Architechture curriculum for homeschoolers

We are studying architecture this week. I can’t remember the last time both my kids studied the same thing at once. Well, I guess in the olden days, when they were 6 and 9 and played Minecraft all day, you could say they were studying the same thing. But it’s been a while.

My older son is studying the Protestant Reformation, and I got excited to show him how the emergence of oil paint coincided with the secular desire to paint non-church scenes in a very realistic way. My son got excited too, because he studies a lot of science and I show no interest. The homeschooling mantra about how learning is so nice as a family is true, but only realistic if I don’t have to do chemical equations.

My younger son is playing Bach. And his cello teacher told him that Bach wrote during the period of Gothic architecture. She said Gothic architecture is a repetition of the same shapes in slightly different ways, and Bach’s music is the same shape in many different ways.

I am a terrible cello mom when it comes to reading notes (it all goes back to math) and hearing what’s in tune (you might think you know what’s in tune, but it might be because you have’t watched a cello teacher talk about a single note on a single string with a single finger for fifteen minutes…. actually I probably didn’t really listen either.) But when the cello teacher talks about non-music stuff I am a genius.

So we started with castles (any topics works with boys if there’s blood and guts) and made our way from Gothic where the church dominated, to the Renaissance where the Medici family said to hell with the church and they built buildings in honor of themselves.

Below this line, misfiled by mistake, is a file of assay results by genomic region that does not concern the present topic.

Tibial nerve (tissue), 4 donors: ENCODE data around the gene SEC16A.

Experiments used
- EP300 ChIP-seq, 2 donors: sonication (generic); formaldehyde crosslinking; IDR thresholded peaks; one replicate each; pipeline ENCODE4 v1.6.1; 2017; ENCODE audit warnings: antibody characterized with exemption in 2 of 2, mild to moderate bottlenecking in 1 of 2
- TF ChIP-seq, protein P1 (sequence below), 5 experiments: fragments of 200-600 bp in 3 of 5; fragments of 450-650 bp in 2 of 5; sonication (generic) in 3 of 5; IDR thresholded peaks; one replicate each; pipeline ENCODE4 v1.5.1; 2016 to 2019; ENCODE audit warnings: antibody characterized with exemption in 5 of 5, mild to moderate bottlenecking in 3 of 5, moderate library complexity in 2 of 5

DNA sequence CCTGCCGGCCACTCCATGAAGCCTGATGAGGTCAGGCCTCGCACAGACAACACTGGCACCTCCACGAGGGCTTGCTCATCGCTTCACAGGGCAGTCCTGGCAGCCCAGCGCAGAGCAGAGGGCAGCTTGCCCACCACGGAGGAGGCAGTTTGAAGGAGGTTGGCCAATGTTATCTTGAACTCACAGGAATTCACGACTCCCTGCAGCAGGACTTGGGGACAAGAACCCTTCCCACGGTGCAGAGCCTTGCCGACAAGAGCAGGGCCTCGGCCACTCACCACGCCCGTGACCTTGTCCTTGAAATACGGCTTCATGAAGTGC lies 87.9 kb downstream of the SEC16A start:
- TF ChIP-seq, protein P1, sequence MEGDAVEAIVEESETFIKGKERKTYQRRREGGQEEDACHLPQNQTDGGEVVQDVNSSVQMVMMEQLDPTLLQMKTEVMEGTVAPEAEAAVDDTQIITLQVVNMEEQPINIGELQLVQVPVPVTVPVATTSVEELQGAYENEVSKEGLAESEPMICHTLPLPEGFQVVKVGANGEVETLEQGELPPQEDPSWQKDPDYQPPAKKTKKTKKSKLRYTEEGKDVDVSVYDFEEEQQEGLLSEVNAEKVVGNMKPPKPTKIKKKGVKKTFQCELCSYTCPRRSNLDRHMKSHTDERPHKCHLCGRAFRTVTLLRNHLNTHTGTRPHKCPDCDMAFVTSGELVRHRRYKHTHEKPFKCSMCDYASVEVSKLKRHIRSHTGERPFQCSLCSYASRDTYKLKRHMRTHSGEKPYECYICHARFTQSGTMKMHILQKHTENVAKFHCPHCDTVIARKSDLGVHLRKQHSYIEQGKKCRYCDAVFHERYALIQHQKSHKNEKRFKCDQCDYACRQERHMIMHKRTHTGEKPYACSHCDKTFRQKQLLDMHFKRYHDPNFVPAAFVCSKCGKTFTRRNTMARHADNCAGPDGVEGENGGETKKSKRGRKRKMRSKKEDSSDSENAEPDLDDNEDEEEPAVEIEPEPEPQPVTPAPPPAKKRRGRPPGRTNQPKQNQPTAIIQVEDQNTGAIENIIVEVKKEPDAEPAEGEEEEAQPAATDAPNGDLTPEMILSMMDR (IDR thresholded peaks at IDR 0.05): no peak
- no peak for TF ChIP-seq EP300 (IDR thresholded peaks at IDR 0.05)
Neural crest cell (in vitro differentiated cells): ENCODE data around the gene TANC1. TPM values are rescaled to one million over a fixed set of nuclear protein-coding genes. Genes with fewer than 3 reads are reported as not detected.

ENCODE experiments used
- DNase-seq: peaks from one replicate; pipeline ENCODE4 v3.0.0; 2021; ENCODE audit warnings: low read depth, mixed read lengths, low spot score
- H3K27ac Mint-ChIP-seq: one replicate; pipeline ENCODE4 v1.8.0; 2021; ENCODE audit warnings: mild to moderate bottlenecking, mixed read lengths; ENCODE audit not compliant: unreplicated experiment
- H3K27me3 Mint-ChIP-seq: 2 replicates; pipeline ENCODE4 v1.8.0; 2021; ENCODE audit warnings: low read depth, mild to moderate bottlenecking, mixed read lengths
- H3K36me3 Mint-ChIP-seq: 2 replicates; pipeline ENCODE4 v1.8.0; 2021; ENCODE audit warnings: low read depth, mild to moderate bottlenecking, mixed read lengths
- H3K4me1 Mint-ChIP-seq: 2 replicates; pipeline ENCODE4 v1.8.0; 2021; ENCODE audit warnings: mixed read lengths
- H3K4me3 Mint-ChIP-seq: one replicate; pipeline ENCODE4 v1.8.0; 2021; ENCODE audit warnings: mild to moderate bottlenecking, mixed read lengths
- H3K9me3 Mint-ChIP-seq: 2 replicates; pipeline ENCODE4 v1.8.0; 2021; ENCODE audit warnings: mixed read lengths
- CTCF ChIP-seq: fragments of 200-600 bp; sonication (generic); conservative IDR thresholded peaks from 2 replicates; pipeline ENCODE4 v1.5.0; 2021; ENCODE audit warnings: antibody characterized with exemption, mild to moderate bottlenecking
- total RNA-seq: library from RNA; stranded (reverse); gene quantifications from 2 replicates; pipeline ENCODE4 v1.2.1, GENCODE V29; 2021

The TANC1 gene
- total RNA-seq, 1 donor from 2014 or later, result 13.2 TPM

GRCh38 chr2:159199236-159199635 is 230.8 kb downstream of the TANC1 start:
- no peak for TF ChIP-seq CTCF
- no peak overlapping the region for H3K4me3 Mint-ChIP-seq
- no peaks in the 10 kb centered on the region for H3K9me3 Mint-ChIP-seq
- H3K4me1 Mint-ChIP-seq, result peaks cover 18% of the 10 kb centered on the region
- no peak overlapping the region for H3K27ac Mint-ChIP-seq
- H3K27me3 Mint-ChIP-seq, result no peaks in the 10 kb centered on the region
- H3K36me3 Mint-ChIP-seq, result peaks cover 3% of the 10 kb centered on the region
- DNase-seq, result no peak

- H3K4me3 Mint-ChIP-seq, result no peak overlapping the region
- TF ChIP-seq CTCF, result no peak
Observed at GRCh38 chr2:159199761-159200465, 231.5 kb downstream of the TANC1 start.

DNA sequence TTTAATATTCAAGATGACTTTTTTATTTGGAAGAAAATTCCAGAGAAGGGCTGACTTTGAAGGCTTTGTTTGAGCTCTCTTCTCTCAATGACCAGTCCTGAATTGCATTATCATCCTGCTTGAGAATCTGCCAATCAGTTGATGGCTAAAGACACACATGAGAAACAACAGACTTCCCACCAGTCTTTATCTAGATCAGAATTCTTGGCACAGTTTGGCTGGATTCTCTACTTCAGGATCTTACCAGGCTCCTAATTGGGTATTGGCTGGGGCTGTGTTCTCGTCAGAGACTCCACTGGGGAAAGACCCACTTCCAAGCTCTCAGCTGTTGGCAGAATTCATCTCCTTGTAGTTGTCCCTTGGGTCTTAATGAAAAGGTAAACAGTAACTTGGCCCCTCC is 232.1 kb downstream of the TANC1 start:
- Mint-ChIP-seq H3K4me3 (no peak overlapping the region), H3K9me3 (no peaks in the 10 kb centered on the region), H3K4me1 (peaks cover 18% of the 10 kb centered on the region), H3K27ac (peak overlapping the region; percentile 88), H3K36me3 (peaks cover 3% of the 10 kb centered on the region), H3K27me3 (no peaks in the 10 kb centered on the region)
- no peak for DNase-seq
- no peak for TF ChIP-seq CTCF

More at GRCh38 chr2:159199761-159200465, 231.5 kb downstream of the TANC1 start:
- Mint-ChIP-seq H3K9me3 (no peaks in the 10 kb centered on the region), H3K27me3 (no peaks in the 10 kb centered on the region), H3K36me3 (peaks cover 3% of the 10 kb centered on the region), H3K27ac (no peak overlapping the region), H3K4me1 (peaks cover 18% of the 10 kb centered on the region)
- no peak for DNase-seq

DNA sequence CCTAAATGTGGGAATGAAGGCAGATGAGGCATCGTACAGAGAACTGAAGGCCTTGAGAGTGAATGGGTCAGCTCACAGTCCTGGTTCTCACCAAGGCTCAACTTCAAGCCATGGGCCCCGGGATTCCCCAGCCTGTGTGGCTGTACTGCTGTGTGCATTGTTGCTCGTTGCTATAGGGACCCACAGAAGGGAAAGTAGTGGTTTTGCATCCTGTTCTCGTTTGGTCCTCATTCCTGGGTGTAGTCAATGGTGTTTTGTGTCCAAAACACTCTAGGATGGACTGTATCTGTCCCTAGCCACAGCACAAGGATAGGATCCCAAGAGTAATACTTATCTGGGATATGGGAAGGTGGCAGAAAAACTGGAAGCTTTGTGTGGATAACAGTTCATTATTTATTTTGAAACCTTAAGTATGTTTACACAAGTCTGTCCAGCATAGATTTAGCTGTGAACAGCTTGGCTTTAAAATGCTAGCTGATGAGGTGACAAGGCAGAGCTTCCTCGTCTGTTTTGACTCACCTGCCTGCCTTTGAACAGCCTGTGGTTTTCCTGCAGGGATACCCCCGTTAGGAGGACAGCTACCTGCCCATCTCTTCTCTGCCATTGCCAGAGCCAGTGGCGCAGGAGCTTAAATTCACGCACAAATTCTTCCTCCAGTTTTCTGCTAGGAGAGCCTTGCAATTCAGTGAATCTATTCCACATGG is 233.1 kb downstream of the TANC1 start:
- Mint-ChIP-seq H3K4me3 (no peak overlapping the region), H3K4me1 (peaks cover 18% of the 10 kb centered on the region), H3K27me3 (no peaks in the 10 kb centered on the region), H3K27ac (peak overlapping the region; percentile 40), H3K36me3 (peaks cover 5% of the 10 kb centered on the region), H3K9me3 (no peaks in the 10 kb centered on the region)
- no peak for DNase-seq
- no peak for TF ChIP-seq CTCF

I am now certain that unschooling has been successful in instilling a belief in self-directed learning because both kids said they were totally not interested and if I like architecture so much I should study if myself.

I wanted to tell them that I can barely write blog posts for myself because I am so immersed in the stuff they want to do with their lives. But that would be passive aggressive and anyway, I probably do have time to accomplish stuff I want to, I am just choosing instead to torture my kids with my own interests.

“Architecture is politics,” I tell them.

“Because of Trump Towers?”

I pause. There must be a lesson here. “Well,” I say, “That’s one example. Yes. Trump used architecture to exhibit his own power in his community. Like the church with Gothic architecture.”

“And his golf courses.”

The kids hijack my lesson plan. But all learning is war, and I force a retreat.

I show them pictures I took in Houston. “Look you guys. The same company that builds prisons in Texas also builds the schools.”

They don’t believe me. Until they see the pictures. There are no windows.

“School is a prison,” my older son says.

My younger son goes to his cello. Plays four long open somber strings. He says, “This is what Bach’s music would sound like if he wrote music in Houston today.”

This is what a great, magical unschooling moment looks like with a highly engaged loving creative mom.

And it was so exhausting that I finally decided that today I’d rather be blogging.

16 replies
  1. Jessica from Down Under